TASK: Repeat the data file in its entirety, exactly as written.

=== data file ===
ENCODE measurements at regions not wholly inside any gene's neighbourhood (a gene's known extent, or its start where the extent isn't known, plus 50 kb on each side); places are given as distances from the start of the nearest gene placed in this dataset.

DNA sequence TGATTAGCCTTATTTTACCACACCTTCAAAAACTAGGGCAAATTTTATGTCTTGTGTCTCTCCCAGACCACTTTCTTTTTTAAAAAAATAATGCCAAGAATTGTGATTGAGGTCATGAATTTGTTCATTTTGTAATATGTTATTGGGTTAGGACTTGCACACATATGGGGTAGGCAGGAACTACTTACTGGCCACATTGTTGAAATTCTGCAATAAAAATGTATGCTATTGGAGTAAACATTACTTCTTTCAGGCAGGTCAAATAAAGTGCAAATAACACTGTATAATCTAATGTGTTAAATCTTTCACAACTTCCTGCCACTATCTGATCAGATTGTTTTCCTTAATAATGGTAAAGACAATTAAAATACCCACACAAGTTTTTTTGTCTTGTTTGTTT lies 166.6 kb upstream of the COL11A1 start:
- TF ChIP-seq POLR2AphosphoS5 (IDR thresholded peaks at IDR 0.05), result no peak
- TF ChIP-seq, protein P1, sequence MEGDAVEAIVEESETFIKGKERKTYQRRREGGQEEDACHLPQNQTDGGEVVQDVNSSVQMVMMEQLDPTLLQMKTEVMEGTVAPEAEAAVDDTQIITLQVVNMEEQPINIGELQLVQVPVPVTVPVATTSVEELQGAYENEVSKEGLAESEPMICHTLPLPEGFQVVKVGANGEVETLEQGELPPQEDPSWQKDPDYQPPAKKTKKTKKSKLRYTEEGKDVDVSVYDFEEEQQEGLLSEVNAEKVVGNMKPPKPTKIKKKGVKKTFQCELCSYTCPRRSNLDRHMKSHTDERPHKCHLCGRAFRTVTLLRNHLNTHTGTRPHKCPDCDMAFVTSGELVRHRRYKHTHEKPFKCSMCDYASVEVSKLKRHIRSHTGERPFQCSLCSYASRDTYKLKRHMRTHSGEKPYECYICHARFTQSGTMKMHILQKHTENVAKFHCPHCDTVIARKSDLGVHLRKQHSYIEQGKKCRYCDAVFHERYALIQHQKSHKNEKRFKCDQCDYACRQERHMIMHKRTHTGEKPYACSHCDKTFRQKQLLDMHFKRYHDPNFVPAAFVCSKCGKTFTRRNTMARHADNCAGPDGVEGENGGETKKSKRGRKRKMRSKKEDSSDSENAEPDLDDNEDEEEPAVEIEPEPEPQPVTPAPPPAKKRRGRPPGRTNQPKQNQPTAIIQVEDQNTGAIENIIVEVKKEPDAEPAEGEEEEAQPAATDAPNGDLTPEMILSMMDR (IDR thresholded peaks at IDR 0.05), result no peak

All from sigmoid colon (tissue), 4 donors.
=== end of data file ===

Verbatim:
ENCODE measurements at regions not wholly inside any gene's neighbourhood (a gene's known extent, or its start where the extent isn't known, plus 50 kb on each side); places are given as distances from the start of the nearest gene placed in this dataset.

DNA sequence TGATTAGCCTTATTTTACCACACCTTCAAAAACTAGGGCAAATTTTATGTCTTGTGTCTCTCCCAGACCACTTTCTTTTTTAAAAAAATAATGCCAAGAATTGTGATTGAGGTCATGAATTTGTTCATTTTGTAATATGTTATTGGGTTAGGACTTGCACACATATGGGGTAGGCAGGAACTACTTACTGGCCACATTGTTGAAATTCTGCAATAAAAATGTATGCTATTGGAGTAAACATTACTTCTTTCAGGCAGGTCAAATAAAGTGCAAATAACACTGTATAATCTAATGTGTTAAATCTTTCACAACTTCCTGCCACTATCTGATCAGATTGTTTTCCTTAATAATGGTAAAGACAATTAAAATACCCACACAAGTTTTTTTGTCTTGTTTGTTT lies 166.6 kb upstream of the COL11A1 start:
- TF ChIP-seq POLR2AphosphoS5 (IDR thresholded peaks at IDR 0.05), result no peak
- TF ChIP-seq, protein P1, sequence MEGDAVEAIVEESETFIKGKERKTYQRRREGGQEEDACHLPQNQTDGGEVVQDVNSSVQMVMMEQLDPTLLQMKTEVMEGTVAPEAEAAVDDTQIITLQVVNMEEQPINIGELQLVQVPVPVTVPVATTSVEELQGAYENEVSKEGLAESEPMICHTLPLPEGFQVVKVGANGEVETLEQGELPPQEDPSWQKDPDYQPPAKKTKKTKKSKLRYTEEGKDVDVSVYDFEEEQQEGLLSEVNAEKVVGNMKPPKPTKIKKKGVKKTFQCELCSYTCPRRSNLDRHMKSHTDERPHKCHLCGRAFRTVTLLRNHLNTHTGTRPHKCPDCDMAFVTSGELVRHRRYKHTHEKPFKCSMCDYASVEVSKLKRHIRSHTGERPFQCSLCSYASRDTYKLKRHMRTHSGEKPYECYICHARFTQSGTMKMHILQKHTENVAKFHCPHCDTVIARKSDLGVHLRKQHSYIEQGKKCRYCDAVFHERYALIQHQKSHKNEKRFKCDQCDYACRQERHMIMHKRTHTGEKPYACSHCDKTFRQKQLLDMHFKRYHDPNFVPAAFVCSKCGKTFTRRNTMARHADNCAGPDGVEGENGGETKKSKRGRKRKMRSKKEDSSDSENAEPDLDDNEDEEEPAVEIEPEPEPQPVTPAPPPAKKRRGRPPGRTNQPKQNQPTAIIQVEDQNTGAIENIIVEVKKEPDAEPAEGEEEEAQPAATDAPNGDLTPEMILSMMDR (IDR thresholded peaks at IDR 0.05), result no peak

All from sigmoid colon (tissue), 4 donors.